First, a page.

In what other ways does Abbott’s Aveir pacemaker differ from competing devices?
Another difference is the ability to do what we call mapping. It is electrically knowing where in the heart you are before you deploy the pacemaker in the heart. With the pacemaker at the end of the catheter, you're able to position it at various locations in the heart, and then get electrical readings of sensing and then pacing, so that you could decide whether this is the best location for the patient. Once you decide it's the best location, then you deploy the pacemaker into that location.
The last thing which I would say is the most significant aspect for the future – because leadless pacing technology, as we have defined it, is a platform technology – it's not just one and done – is we have the ability to do multi-chamber pacing, put multiple pacemakers in the heart that communicate with each other. That's a technology in investigation. It's right now in a global clinical study which we started early last year, so that's where we are at with that. And I would say we're just getting started.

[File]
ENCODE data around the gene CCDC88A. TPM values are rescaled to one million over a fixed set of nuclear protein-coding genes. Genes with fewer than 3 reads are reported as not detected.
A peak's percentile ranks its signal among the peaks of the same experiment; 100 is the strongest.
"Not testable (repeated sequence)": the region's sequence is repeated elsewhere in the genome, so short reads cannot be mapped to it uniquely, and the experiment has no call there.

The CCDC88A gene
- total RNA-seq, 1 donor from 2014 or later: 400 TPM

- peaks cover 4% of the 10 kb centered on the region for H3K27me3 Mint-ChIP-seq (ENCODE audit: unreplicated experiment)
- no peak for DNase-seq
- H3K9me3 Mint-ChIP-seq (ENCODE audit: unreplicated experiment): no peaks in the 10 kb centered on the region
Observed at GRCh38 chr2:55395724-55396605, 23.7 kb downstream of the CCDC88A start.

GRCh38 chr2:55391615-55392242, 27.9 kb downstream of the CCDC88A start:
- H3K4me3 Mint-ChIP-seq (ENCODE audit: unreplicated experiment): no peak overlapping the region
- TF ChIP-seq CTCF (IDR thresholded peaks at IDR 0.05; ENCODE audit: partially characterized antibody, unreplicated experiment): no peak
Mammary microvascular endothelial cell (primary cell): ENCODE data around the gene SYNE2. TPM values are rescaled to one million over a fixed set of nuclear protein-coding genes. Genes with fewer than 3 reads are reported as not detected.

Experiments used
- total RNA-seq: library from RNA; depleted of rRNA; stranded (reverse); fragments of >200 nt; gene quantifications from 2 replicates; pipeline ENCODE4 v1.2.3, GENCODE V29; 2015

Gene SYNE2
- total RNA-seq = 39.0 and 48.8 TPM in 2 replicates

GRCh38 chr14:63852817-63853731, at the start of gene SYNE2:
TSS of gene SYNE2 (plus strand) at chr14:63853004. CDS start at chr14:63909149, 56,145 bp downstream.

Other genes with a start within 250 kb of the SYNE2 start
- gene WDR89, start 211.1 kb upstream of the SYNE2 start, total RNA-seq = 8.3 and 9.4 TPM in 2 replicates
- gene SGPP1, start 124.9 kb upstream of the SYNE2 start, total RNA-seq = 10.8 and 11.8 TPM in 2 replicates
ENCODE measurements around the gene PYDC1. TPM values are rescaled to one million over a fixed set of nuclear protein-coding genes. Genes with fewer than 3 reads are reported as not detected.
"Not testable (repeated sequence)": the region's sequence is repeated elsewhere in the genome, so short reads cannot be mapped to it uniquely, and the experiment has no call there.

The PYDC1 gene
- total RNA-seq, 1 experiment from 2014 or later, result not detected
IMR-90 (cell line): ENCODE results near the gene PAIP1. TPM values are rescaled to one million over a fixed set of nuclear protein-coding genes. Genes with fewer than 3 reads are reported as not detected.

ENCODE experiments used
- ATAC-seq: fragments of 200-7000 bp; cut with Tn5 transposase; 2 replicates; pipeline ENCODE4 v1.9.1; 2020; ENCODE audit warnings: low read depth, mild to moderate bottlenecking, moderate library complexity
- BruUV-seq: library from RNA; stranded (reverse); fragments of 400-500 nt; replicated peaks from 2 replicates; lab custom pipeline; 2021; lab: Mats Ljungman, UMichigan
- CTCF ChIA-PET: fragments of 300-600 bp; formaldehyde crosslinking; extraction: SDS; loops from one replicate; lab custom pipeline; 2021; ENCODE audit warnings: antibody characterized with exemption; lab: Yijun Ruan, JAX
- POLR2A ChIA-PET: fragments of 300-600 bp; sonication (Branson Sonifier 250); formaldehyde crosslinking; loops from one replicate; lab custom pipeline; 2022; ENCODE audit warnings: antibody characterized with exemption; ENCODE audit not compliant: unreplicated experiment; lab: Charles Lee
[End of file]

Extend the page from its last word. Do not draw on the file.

Will leadless pacemakers eventually replace traditional pacemakers? How do you see that evolving?
What I can tell you is that leadless pacemakers are growing significantly. Pacemakers, as we all know, are a very mature technology, and we're bringing in a brand new technology with a brand new device into the market. The industry is bringing it in. It's at the early stage of adoption, so that's also why it is exciting. It's really exciting. And as we develop new features, we bring in new capabilities, multi-chamber pacing, new abilities to pace into new therapy areas like conduction-system pacing, and we improve physician training – because this is now transcatheter-based deployment. It is very different from the traditional way of implanting a pacemaker and a lead. There is a physician training component. We believe that it could become standard of care.